TRALEE SHIP CANAL – THE HUMAN STORY

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Tralee Ship Canal, with a view of Blennerville Windmill

Some of you may be aware that I have previously posted photos of Tralee Canal, one of my regular walking and photography routes and in this post I would like to mention just a little snippet about the history in which this canal played a part.

This canal has a rich history. It was built to bring trade to the Tralee area around 1830. But my interest often focuses more on the human side of the story. It was from here that many people set sail for America in the original Jeanie Johnston tall ship during the Famine years of the 1840s to escape hunger and even death, with dreams of a new life in a faraway country, about which they knew very little. This was a dreadful time in the history of Ireland, and its repercussions still resound in the minds and hearts of the people here.

The Jeanie Johnston was a three masted barque that was originally built in Quebec, Canada, in 1847. It was purchased by a Tralee business man who used it to ship emigrants to North America and timbers back to Europe. It was particularly notable because nobody died on the emigrants voyages, unlike on other similar ships of the time, dubbed ‘coffin ships’. From 1848 – 1855 she made 16 voyages to Quebec, Baltimore and New York, taking around 47 days and carrying about 200 people on board. One can only imagine the challenges of this long and arduous journey, on the wild Atlantic Ocean.

When I walk by the canal down to the coast, I contemplate the beautiful view over Tralee Bay and the Sliabh Mish Mountains of the lovely Dingle Peninsula, and sometimes try to imagine what it must have felt like for those thousands of people who left their home country with dreams of a better life, and saw the shores of their beautiful homeland for the last time. I look at the sights they saw as they sailed out to sea, to an unknown fate, and think of their fears and hopes as they knew this might be the last time they would see their beautiful but desperate home country.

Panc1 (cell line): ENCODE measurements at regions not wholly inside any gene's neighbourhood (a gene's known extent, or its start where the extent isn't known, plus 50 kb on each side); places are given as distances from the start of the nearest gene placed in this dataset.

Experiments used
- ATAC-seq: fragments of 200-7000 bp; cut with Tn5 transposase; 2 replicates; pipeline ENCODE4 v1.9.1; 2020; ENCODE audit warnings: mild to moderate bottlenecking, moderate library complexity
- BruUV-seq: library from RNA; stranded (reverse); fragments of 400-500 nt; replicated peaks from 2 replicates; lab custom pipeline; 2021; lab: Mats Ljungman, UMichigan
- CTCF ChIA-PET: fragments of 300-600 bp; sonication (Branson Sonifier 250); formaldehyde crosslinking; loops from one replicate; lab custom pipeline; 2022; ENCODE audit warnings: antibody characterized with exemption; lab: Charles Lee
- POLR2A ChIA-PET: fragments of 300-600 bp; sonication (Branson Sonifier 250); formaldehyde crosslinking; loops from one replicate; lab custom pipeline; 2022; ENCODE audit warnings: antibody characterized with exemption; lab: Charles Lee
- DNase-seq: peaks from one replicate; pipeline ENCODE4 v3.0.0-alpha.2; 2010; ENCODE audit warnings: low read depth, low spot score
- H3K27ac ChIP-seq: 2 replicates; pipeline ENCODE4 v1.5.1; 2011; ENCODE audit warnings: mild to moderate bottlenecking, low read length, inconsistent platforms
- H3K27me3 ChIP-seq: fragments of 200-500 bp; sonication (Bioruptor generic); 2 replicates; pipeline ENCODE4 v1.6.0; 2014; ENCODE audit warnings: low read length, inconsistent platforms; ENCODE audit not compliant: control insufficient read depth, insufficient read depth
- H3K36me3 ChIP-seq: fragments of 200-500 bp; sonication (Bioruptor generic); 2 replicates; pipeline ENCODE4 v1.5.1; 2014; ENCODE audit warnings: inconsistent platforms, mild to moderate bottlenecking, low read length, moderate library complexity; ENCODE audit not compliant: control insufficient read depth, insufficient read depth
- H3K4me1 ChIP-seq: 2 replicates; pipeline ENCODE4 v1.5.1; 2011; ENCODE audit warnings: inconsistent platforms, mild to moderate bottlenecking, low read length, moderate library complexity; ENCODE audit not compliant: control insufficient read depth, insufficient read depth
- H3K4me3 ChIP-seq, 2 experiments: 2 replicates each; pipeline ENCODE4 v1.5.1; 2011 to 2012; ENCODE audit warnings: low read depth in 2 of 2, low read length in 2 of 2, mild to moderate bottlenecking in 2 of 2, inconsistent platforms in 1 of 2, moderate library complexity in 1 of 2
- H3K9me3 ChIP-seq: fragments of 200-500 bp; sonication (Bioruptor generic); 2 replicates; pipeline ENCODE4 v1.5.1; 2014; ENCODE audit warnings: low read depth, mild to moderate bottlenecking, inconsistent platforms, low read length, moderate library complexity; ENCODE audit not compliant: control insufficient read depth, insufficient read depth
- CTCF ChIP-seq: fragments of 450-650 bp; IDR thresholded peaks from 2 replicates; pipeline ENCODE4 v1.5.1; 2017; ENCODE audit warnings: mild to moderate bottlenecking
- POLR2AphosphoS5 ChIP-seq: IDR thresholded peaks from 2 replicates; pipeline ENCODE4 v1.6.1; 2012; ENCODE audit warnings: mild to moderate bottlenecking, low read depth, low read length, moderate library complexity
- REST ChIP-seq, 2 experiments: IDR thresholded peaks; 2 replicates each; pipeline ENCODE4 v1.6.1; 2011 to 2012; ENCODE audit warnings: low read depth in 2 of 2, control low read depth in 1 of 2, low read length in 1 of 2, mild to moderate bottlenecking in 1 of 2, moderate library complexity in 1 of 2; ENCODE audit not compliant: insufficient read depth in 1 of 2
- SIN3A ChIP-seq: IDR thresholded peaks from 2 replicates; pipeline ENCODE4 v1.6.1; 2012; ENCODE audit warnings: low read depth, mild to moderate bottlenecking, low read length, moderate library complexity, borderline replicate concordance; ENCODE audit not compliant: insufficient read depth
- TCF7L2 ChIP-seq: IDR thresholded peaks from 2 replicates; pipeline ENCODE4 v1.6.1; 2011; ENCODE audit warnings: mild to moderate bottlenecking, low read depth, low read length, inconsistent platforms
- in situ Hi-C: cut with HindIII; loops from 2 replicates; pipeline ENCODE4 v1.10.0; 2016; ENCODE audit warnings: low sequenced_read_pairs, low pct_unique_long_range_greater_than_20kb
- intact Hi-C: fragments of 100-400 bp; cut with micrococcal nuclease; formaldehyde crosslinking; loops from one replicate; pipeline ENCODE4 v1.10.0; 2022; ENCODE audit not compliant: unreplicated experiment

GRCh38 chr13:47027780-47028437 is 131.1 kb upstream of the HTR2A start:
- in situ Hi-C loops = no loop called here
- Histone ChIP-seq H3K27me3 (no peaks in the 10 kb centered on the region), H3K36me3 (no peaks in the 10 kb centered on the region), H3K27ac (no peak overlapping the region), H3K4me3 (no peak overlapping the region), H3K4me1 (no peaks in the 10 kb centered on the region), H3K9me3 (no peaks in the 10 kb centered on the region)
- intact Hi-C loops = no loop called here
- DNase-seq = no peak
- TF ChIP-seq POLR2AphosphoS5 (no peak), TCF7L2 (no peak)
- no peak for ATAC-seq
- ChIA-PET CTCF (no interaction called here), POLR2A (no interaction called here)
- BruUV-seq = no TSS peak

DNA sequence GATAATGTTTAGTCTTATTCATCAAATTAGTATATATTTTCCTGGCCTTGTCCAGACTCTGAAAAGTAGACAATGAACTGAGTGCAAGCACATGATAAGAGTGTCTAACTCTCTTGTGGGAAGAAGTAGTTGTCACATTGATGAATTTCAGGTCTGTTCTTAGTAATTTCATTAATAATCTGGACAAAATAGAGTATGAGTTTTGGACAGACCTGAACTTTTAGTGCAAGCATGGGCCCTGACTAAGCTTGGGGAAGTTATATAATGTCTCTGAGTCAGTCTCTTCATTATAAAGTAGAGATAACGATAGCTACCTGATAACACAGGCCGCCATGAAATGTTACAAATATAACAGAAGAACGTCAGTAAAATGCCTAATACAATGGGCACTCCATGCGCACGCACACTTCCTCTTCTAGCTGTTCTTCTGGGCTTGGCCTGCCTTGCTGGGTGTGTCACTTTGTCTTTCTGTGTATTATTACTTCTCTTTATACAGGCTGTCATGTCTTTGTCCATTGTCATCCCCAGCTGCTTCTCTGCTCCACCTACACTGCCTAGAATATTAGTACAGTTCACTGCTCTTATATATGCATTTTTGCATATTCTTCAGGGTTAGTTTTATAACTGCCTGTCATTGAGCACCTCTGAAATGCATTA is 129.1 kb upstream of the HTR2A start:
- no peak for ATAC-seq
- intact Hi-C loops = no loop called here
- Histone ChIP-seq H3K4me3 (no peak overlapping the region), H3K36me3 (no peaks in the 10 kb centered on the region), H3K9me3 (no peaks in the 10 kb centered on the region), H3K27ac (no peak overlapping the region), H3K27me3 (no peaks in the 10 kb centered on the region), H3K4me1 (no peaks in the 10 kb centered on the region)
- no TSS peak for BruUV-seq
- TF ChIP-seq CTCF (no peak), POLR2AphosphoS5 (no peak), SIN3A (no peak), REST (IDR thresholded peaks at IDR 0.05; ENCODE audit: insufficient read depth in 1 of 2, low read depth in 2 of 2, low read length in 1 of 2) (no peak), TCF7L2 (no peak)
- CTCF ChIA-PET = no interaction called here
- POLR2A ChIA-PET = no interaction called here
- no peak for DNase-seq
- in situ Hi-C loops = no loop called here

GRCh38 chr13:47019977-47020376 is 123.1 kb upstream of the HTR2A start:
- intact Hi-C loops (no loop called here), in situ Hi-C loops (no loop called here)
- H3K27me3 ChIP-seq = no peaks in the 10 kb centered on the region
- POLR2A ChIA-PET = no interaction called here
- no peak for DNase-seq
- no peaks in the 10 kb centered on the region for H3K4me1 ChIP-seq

In spite of the challenges that confronted them, many achieved their dreams, and many of their descendants have become high achievers in many fields,  some even reaching the highest office of the US.  

Check out this link for a list of 20 US Presidents with Irish connections: 

http://homepage.eircom.net/~seanjmurphy/dir/pres.htm

The Jeanie Johnston is remembered as a ship of great importance to the Irish people. A replica ship was built in Blennerville, Tralee, 1998 – 2000, in a boatyard adjacent to the Blennerville Windmill. It was an ambitious project that cost nearly 14 million euro – way over budget and was sold to The Dublin Docklands Development Authority in 2005, for less than 3 million euro. Unfortunately it did not remain in Kerry, where many stakeholders incurred huge financial losses. It can now be seen moored off Custom House Quay, in Dublin. I have no photos of my own of the current Jeanie Johnston, but here’s one you can see: http://en.wikipedia.org/wiki/File:Jeanie_Johnston.jpg#mediaviewer/File:Jeanie_Johnston.jpg

Read more about the Jeanie Johnston on: http://www.jeaniejohnston.ie

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The canal now provides a wonderful amenity to local people who enjoy the beautiful walk along the towpath

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A rainbow seen from the canal

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Wetlands border the sides of the canal, on its route to the sea

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The emigrants may have been glad to leave the uncertain and swiftly changing Irish weather – though it has a beauty of its own

 

 

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Through the lock gates and out into Tralee Bay

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A last look up the canal after exiting the lock

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The last few yards of the canal before entering the calm waters of Tralee Bay

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Keeping the Sliabh Mish Mountains on the left, thousands of emigrants sailed out towards the wild and rough waters of the Atlantic Ocean, to reach America in approximately 47 days

 

Please take a look at my website on the Tralee Canal Category: http://helene-brennan.com/c112-tralee-canal–county-kerry–photos.

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